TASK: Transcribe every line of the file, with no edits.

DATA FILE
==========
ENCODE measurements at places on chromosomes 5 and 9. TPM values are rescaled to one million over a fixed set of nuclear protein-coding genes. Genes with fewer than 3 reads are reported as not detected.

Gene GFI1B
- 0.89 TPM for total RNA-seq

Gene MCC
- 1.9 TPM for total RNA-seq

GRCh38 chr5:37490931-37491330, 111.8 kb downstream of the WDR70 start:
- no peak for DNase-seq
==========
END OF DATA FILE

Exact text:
ENCODE measurements at places on chromosomes 5 and 9. TPM values are rescaled to one million over a fixed set of nuclear protein-coding genes. Genes with fewer than 3 reads are reported as not detected.

Gene GFI1B
- 0.89 TPM for total RNA-seq

Gene MCC
- 1.9 TPM for total RNA-seq

GRCh38 chr5:37490931-37491330, 111.8 kb downstream of the WDR70 start:
- no peak for DNase-seq